Our senior physiotherapists will help you maintain normal posture and range of motion at your knee and hip. We will also teach you how to position your limb to avoid development of a contracture, and show you stretching and positioning exercises to maintain normal range of motion.

Compression to reduce swelling. It is normal to experience postoperative swelling. We will help you maintain compression on your residual limb to protect it, reduce and control swelling, and help it heal. Compression can be accomplished by:

  • Wrapping the limb with elastic bandages
  • Wearing an elastic shrinker sock

These methods also help shape the below-knee amputated limb to prepare it for fitting the prosthetic leg.

In some cases a rigid dressing, or plaster cast, may be used instead of elastic bandages. An immediate postoperative prosthesis made with plaster or plastic also may be applied. The method chosen depends on each person’s situation. Our senior physiotherapist will help monitor the fit of these devices and instruct you in their use. The main goal of your care during this time is to reduce swelling.

Pain management. Our senior physiotherapist will help with pain management in a variety of ways, including:

  • Manual therapy, which may include hands-on treatments performed by our senior physiotherapist, including soft tissue (ie, muscle, tendon) mobilization, joint manipulation, or gentle range-of-motion exercises, in order to improve circulation and joint motion
  • Stump management, including skin care and stump sock use
  • Desensitization physiotherapy to help modify how sensitive an area is to clothing, pressure, or touch. Desensitization therapy involves stroking the skin with different types of touch to help reduce or eliminate sensitivity
  • Mirror therapy and/or graded motor imagery

Approximately 80% of people who undergo amputations experience a phenomenon called phantom limb pain, a condition in which some of their pain feels like it is actually coming from the amputated limb. We will work with you to lessen and eliminate the sensation.

Prosthetic fitting and training. We will work with a prosthetist to prescribe the best prosthesis for your life situation and activity goals. You will receive a temporary prosthesis at first while your residual limb continues to heal and shrink/shape over the first 6 to 9 months of healing. The prosthesis will be modified to fit as needed over this time.

Most people with below-knee amputations learn to walk well with a prosthesis. Physicians use the following criteria to determine when you are ready for a temporary prosthesis, or your first artificial limb.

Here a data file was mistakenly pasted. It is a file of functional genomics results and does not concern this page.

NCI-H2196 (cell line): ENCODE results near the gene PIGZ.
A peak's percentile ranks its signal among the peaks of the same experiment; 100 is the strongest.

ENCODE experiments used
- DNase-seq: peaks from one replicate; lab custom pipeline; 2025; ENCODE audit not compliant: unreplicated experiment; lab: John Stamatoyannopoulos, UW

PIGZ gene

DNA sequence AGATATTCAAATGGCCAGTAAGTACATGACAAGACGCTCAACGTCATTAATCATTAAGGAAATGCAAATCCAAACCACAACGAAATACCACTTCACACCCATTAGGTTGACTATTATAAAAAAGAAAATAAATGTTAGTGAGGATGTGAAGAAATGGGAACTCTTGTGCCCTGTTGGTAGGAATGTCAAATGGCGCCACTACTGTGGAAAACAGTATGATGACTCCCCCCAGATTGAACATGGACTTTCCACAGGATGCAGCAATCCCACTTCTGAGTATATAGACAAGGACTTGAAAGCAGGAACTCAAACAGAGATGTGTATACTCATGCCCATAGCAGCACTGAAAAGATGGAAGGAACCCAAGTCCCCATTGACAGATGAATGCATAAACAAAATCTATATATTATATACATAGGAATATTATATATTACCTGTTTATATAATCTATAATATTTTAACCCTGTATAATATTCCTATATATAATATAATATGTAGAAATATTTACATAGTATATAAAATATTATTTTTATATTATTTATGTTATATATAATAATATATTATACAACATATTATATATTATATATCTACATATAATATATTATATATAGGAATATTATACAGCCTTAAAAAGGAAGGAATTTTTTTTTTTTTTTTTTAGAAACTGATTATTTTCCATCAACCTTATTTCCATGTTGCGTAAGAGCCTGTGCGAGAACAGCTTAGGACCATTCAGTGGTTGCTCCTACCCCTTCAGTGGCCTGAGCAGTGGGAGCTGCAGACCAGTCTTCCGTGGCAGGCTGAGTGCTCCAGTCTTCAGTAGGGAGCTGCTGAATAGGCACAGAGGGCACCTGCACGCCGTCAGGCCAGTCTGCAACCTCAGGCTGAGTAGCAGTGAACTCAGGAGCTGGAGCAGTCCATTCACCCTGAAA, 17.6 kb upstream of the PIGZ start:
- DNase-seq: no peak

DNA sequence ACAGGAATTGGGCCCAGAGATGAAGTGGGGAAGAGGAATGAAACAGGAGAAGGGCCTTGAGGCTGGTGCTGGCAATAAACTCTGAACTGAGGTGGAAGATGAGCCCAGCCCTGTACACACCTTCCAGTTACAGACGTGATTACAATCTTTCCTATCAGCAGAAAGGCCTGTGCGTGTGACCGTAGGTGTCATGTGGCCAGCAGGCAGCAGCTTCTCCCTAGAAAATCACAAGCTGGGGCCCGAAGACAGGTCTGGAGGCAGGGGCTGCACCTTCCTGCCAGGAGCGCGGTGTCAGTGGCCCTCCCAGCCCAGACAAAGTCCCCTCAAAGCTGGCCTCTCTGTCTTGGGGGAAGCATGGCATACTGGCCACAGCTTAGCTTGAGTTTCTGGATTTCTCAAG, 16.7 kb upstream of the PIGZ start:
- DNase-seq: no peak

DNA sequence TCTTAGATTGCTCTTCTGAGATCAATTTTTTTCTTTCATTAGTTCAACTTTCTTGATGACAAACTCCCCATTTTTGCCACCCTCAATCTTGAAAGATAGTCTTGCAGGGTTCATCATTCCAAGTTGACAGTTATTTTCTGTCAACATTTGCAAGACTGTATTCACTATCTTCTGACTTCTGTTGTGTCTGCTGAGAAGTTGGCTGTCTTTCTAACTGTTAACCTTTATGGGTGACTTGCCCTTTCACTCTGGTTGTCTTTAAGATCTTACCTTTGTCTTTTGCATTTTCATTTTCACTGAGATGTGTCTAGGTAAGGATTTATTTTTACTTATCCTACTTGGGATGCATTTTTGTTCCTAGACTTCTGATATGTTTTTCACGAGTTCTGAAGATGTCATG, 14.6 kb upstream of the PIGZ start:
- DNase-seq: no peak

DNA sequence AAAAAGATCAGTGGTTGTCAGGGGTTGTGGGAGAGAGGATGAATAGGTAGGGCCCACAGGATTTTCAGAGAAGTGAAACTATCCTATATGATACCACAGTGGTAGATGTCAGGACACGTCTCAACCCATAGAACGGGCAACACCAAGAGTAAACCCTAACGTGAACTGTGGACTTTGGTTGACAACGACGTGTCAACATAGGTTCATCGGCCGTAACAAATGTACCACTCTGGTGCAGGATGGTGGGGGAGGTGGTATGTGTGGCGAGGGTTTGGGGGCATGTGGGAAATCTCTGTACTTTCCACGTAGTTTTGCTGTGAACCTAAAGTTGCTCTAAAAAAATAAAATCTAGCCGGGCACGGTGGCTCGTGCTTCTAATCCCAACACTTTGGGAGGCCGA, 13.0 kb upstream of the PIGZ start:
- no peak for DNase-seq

• Your incision should be almost healed or completely healed.
  • Your swelling should have decreased to an acceptable amount.
  • You will have regained sufficient overall strength to be able to walk safely.

After the limb has reached a stable shape, and your physician approves your condition, you will be fitted for a permanent prosthesis.

Functional training. After you move from acute care to rehabilitation, you will learn to function more independently. We will help you master wheelchair mobility and walking with an assistive device like crutches or a walker. We also will teach you the skills you need for successful use of your new prosthetic limb. You will learn how to care for your residual limb with skin checks and hygiene, and continue contracture prevention with exercise and positioning.

We will teach you how to put your new prosthesis on and take it off, and how to manage a good fit with the socket type you receive. We will also help you to gradually build up tolerance for wearing your prosthesis for increasingly longer times, while protecting the skin integrity of your residual limb. You will continue to use a wheelchair for getting around, even after you get your permanent prosthesis, for times when you are not wearing the limb.

Guided rehabilitation. Prosthetic training is a process that can last up to a full year. You will begin when your physician clears you for putting weight on the prosthesis. We will help you learn to stand, balance, and walk with the prosthetic limb.

Most likely you will begin walking in parallel bars, then progress to a walker, and later as you get stronger, you may progress to using a cane before walking independently without any assistance. You will also need to continue strengthening and stretching exercises to achieve your fullest potential, as you return to many of the activities you performed before your amputation.